What seems like a lifetime ago, my good friend Pedro Noguera, the current dean of the University of Southern California Rossier School of Education, delivered the keynote address at the AASA-Howard University Urban Superintendents Academy Inaugural Conference in 2015. Whether you’ve been on the job as a superintendent for two years or 20, or hoping to become a superintendent, I would encourage you to give his talk a listen. He offered “Ten Points of Advice” to the educators taking part in the first-ever cohort of this groundbreaking program.
It would’ve been unimaginable that a public health crisis would, just five years later, turn our country on its heels and forever change the way public education is being administered and delivered. Through the lens of the COVID-19 pandemic and how we live our lives today, Dr. Noguera’s 10th point was perhaps the most important: “Take Care of Yourself.”
“Take care of yourself physically, emotionally, psychologically (and), spiritually because we all know too many good people who have taken on this work have left prematurely,” he told the audience. Given the mass exodus of good leaders we’re seeing today, it was as if he had a crystal ball.
In addition to the unprecedented numbers of superintendents leaving the profession, we continue to hear about staffing shortages that have become the norm. To make matters worse, superintendents and their families are being physically threatened.
Unfortunately, that’s the stark reality we’re grappling with today.
Discussions I’ve had with superintendents on this issue over the past few weeks have been consistent: Our mission, our job, our responsibility is to do everything we can to ensure school district staff and students are safe. We want the kids to be in school, in the classroom, to receive the education they are entitled to. That’s why we do what we do. That’s why we got into this profession in the first place. Our superintendents are fighting tooth and nail for the kids in the communities they’re serving. If we depart from that, we’re in trouble.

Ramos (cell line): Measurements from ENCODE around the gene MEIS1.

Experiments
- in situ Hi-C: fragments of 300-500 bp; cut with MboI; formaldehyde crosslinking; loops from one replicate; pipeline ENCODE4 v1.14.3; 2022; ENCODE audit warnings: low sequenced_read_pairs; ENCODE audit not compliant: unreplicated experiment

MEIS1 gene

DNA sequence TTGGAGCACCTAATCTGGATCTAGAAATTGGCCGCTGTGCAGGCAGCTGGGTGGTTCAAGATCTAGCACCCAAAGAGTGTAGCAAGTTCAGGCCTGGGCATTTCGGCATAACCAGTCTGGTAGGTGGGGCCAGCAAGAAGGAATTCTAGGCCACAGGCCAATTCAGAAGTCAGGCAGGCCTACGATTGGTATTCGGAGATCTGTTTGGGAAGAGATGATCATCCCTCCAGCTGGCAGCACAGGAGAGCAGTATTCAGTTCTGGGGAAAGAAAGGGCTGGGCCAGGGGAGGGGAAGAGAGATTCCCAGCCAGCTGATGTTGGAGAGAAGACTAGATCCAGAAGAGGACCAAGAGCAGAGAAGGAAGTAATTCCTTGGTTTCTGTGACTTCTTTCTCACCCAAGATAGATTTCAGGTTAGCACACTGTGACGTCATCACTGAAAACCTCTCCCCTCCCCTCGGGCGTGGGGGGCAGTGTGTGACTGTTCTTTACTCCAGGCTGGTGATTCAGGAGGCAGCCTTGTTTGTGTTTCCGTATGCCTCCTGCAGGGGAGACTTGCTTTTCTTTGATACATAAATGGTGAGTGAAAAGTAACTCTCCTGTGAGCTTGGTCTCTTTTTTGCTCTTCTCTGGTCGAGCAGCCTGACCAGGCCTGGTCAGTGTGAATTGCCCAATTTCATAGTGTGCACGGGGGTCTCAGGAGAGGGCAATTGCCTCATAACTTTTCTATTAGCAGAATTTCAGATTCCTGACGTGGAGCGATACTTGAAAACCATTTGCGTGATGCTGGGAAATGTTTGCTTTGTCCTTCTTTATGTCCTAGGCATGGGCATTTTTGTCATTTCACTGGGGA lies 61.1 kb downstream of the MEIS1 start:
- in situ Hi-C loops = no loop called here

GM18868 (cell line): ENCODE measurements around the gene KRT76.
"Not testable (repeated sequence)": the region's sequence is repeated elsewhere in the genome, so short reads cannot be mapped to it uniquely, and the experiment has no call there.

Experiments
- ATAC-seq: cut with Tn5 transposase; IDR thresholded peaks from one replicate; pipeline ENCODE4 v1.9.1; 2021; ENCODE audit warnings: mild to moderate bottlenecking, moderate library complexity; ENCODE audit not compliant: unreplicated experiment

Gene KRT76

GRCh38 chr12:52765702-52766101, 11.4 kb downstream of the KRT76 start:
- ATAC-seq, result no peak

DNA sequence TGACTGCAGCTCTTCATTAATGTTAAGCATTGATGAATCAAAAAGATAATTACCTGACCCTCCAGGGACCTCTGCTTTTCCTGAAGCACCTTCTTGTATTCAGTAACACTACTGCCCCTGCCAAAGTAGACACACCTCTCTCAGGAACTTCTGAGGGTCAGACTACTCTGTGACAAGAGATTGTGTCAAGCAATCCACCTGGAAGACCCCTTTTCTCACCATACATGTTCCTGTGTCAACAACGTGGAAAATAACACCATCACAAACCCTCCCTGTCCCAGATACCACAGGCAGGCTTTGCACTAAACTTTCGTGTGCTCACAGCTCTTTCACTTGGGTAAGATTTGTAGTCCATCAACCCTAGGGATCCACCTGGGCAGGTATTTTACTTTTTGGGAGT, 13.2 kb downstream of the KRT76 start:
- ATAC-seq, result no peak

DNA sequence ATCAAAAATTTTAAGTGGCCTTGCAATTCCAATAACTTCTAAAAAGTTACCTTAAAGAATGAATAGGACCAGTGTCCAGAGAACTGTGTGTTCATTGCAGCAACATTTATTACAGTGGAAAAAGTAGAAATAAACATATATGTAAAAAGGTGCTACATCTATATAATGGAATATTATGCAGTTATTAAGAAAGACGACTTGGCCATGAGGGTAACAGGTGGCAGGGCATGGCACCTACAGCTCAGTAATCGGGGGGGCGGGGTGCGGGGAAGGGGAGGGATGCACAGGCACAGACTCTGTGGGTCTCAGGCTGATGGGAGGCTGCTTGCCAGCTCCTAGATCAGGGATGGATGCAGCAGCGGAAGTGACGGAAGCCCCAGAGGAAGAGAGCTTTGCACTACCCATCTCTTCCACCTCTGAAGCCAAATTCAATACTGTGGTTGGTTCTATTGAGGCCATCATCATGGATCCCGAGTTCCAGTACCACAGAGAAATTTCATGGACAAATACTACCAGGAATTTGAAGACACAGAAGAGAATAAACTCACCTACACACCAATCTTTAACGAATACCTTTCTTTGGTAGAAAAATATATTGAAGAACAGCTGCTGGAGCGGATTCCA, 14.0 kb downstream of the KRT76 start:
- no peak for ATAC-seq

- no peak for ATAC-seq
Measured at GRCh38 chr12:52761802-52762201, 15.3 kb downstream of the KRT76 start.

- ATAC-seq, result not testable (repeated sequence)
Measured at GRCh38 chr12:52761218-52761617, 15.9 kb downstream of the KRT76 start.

I know our members need help. They need techniques and strategies to help them deal with the stress.
In response to the pain coupled with the tremendous amount of pressure being felt from coast to coast, we were proud to launch the Live Well. Lead Well. campaign shortly before the end of the year. AASA President Paul Imhoff, who initiated the campaign, could not have said it better while addressing a group of Ohio school leaders:
“Students who aren’t well can’t learn. Teachers who aren’t well can’t teach. Leaders who aren’t well can’t lead. We need to take care of ourselves so that we are able to serve those in our care. We can’t lead if we aren’t well. The superintendency is not an individual sport; it is a team sport. We need each other. We need to lock arms and support each other.”
As part of the campaign, I am excited to report that we will have a Health and Wellness Center at next month’s National Conference on Education in Nashville, Tenn. This designated area will allow attendees to take a few minutes to relax and unwind. Throughout the year, President Imhoff will also lead a series of discussions, focusing on self-care, student care and staff care. You can learn more about it by visiting our website.
I am proud of our superintendents—America’s ‘champions for children’—as they continue to fight for equity, and the safety and welfare of the children they serve. I urge you to make the necessary adjustments this year to make personal health and well-being a high priority.
For those of you who have left the profession, I wish that, when the dust settles, you consider coming back. It’s not unusual to see individuals re-entering the field after a brief, one- or two-year retirement. That’s my hope.
I close with a solemn promise: We will move forward. Throughout our nation’s history, we’ve had blizzards, fires, floods, hurricanes, snipers, school shootings, 9/11 and many more tragic events. Through it all, public education and public school leadership have stood the test of time.
Our superintendents—our champions for children—will continue to stand tall. And AASA will always stand right beside you.